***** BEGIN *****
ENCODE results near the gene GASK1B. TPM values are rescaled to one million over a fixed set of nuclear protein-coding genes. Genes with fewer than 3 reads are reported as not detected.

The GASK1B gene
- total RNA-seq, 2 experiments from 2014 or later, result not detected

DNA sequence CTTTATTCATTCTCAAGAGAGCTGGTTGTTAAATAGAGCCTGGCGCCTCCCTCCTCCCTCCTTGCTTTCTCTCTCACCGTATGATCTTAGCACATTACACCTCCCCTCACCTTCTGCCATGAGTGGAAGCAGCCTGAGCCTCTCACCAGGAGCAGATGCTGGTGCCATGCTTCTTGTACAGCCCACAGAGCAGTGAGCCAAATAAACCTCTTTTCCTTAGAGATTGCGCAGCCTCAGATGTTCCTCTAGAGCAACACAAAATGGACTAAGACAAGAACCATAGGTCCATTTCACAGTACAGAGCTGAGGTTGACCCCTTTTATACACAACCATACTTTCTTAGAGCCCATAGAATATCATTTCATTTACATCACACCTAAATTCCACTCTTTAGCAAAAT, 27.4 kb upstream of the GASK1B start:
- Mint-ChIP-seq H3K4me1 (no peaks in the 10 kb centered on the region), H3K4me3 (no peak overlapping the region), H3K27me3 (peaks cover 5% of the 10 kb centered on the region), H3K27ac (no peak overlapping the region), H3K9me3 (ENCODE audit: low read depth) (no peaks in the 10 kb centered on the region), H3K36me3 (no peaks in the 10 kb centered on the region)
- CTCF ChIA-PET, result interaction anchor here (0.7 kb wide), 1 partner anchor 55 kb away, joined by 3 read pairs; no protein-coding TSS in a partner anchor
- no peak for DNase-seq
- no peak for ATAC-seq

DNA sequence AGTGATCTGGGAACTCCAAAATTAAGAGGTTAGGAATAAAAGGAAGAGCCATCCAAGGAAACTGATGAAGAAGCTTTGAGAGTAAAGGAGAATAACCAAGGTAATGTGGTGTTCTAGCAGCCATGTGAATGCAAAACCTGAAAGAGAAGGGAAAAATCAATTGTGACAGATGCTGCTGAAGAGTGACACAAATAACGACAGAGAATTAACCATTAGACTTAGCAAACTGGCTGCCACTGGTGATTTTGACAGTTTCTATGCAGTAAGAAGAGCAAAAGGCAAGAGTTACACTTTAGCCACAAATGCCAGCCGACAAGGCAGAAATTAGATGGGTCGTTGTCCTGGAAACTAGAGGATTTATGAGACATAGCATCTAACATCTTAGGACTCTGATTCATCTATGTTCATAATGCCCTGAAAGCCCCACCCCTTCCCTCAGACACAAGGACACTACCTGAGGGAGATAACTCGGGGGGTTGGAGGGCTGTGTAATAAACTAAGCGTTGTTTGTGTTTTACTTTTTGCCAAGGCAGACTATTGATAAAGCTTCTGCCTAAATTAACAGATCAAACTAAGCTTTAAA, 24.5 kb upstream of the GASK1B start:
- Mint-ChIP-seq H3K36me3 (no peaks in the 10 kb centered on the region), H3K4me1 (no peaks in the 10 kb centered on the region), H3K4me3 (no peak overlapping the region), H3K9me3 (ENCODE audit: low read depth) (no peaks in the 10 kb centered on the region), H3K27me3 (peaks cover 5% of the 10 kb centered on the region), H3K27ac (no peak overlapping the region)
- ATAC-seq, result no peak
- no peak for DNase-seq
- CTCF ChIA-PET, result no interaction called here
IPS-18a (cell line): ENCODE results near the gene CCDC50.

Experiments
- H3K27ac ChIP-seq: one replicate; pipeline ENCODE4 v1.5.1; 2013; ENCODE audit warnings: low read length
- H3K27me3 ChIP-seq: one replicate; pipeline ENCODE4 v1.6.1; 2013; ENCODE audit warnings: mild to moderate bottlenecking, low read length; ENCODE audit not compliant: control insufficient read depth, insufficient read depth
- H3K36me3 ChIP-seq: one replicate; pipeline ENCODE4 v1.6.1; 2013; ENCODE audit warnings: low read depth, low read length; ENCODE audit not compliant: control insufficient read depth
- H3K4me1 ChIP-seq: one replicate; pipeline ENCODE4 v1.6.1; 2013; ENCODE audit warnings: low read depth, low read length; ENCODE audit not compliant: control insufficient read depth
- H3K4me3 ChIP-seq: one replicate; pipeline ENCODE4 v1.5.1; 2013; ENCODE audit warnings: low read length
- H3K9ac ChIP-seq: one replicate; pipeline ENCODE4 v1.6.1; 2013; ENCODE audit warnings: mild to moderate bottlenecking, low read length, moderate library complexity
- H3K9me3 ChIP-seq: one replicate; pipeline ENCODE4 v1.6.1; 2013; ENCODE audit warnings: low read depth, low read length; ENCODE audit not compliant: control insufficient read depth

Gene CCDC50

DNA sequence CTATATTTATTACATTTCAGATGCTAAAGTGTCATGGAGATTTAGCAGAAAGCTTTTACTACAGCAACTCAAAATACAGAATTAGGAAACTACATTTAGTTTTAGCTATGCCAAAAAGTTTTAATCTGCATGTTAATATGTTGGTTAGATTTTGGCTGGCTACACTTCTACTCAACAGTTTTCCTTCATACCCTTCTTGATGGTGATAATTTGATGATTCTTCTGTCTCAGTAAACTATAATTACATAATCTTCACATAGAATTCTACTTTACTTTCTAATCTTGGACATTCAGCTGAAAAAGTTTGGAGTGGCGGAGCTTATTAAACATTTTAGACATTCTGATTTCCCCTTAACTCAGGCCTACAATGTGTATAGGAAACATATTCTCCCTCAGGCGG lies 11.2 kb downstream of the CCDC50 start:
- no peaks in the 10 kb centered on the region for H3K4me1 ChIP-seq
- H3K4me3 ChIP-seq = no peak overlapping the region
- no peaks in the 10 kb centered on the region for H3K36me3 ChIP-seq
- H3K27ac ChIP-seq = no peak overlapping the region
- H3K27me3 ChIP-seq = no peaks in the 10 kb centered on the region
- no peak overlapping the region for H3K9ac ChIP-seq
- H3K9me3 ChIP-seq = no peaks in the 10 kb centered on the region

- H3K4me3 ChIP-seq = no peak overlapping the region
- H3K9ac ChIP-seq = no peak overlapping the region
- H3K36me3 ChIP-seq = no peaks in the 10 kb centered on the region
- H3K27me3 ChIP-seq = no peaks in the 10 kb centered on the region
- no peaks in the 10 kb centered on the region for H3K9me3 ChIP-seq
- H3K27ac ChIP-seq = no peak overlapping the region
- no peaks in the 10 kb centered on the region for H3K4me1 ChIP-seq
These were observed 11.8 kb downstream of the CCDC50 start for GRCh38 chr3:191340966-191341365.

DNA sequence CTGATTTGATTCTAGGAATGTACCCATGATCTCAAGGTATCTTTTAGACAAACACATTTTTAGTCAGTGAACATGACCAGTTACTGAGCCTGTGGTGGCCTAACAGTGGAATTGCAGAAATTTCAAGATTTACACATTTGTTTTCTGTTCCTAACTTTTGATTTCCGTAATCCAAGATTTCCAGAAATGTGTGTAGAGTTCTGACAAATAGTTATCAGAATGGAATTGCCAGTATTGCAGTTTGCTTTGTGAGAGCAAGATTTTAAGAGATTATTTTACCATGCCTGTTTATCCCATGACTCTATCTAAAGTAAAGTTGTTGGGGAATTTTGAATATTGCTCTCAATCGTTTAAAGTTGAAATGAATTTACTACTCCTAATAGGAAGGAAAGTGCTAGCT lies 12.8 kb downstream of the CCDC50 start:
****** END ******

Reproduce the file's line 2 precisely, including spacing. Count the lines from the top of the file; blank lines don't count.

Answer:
The GASK1B gene